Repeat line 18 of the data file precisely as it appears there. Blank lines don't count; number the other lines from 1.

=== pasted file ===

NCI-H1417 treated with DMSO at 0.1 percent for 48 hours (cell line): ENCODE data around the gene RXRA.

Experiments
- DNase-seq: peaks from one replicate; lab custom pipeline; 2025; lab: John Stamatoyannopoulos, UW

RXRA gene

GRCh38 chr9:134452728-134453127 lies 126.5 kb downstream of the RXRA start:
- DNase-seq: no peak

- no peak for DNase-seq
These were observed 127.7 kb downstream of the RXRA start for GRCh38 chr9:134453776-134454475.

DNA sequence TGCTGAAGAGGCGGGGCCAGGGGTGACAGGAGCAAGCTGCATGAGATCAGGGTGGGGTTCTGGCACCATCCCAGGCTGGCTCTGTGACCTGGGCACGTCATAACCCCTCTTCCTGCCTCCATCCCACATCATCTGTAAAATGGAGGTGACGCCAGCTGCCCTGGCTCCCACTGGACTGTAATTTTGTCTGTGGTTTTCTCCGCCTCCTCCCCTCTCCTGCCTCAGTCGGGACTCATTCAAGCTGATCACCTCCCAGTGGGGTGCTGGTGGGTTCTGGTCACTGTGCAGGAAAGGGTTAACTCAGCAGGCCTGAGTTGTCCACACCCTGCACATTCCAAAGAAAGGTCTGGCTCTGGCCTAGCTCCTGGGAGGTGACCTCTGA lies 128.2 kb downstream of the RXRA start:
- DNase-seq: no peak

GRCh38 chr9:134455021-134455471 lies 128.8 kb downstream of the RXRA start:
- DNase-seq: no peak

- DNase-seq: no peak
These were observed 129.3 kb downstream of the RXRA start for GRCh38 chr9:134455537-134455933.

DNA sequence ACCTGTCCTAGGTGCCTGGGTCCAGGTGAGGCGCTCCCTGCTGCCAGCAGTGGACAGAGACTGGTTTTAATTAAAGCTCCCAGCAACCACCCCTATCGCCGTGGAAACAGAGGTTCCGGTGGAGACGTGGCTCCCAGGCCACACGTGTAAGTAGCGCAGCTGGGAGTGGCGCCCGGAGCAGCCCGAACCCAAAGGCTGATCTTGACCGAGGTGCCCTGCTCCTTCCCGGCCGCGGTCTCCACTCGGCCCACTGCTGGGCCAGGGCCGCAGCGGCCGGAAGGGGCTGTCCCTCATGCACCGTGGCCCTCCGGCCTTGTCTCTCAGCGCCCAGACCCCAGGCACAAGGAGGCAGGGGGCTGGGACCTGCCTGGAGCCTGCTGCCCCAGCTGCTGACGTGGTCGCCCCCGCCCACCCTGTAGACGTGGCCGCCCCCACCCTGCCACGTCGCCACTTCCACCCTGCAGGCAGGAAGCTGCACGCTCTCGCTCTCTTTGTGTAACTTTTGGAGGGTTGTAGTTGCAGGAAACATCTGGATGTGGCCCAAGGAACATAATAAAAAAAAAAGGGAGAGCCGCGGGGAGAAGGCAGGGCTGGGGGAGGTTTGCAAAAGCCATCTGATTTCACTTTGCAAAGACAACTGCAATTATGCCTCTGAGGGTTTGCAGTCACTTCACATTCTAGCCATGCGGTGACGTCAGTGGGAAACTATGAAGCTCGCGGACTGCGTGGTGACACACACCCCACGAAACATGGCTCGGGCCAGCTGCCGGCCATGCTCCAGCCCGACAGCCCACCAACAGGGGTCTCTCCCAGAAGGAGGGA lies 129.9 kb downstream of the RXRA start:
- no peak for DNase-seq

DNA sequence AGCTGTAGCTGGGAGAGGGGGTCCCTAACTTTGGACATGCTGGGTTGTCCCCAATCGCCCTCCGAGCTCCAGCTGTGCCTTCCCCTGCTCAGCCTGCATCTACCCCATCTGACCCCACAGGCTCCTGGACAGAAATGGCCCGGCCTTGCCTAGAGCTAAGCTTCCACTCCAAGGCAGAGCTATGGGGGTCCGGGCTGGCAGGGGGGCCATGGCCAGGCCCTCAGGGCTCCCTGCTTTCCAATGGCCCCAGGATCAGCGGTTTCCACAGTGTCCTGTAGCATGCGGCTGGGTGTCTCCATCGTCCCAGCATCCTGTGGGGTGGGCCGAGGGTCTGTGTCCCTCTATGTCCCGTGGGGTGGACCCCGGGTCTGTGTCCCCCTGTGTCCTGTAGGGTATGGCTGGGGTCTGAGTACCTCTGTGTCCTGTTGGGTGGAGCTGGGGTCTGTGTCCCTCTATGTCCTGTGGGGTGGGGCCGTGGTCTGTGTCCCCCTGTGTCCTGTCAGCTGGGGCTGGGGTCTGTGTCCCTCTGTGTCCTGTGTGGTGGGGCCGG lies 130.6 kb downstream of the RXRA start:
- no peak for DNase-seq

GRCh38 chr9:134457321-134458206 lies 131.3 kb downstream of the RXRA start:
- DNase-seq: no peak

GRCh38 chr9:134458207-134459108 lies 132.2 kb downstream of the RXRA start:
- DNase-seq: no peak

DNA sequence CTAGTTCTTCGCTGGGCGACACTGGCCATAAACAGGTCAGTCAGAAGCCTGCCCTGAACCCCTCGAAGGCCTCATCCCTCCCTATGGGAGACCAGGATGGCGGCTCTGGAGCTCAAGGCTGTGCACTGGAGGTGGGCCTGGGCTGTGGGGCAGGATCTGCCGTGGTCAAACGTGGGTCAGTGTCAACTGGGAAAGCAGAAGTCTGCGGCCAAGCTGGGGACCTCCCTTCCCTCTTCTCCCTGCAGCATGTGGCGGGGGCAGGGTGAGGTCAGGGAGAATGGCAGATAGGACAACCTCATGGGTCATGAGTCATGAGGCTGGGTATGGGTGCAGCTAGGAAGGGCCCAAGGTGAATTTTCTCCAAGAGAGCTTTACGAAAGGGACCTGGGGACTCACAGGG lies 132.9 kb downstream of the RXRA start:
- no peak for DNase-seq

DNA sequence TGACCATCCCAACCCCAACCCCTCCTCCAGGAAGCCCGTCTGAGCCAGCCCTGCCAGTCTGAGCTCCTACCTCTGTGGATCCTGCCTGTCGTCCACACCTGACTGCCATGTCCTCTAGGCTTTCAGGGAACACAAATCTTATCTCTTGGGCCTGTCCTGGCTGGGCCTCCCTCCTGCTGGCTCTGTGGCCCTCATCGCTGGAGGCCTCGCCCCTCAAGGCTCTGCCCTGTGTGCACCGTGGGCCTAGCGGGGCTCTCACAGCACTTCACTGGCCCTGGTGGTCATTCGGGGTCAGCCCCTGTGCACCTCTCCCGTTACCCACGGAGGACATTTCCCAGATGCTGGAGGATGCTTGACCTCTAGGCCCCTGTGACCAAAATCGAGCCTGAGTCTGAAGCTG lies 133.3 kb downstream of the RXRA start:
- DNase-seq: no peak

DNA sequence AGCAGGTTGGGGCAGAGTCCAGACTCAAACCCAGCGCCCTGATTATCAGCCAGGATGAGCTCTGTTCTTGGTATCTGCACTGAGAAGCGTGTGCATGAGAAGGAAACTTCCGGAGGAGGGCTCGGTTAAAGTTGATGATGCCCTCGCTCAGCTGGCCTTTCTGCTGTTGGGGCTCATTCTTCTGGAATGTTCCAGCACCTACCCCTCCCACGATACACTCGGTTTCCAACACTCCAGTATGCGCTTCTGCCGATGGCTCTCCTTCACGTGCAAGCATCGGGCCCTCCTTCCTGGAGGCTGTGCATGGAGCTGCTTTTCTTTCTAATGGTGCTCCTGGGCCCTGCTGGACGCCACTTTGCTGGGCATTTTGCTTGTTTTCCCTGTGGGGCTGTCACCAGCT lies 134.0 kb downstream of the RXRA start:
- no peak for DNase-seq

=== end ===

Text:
- no peak for DNase-seq